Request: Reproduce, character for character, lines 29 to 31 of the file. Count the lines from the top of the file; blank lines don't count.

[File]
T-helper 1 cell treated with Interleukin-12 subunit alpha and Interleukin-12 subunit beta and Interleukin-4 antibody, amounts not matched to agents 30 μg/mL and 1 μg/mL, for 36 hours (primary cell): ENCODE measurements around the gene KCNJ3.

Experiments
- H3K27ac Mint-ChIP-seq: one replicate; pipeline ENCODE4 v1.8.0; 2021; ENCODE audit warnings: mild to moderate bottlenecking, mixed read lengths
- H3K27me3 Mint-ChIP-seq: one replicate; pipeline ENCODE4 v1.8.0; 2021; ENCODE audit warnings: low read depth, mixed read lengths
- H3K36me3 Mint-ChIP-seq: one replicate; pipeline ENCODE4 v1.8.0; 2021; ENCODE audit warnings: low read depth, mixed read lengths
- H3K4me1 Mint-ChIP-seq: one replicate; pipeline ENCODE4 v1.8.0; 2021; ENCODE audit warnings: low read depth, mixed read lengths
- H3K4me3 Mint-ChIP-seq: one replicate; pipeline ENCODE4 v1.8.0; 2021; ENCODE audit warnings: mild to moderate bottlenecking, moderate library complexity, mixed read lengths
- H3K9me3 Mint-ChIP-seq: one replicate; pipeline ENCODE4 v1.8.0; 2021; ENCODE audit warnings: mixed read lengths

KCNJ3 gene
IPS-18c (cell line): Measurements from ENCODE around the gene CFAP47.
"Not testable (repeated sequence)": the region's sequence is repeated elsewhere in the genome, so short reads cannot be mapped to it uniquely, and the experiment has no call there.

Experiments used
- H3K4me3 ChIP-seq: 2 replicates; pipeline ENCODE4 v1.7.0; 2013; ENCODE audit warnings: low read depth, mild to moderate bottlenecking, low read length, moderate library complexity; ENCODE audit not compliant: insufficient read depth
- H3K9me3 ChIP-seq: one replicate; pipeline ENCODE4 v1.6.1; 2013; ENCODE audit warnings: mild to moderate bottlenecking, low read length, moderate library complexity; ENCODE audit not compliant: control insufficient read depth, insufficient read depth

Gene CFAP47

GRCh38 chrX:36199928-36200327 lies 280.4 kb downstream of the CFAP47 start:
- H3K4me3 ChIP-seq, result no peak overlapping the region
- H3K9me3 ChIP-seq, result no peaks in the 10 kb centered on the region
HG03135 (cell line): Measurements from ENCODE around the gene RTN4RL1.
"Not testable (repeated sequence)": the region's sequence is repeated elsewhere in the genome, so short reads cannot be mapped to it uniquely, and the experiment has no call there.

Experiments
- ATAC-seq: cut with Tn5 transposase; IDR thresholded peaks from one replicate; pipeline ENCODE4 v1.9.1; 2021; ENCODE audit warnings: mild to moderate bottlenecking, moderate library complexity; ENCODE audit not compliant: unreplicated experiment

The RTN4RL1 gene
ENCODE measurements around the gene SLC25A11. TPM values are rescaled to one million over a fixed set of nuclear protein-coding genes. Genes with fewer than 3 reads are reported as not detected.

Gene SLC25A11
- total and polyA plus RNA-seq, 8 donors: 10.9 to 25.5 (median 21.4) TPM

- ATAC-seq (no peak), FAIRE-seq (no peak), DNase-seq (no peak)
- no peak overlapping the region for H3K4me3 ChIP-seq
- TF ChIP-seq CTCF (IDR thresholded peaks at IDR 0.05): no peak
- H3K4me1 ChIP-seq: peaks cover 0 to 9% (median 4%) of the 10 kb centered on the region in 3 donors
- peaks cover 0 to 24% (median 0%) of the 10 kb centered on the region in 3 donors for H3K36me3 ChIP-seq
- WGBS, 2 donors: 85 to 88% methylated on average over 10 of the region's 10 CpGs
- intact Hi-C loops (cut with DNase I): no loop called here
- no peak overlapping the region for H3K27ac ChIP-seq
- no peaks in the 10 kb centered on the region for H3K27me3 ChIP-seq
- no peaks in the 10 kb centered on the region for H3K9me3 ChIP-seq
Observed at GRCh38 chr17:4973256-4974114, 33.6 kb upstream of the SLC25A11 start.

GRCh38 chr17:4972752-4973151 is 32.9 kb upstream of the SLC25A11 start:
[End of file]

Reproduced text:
- TF ChIP-seq CTCF (IDR thresholded peaks at IDR 0.05): no peak
- H3K4me1 ChIP-seq: peaks cover 0 to 9% (median 4%) of the 10 kb centered on the region in 3 donors
- peaks cover 0 to 24% (median 0%) of the 10 kb centered on the region in 3 donors for H3K36me3 ChIP-seq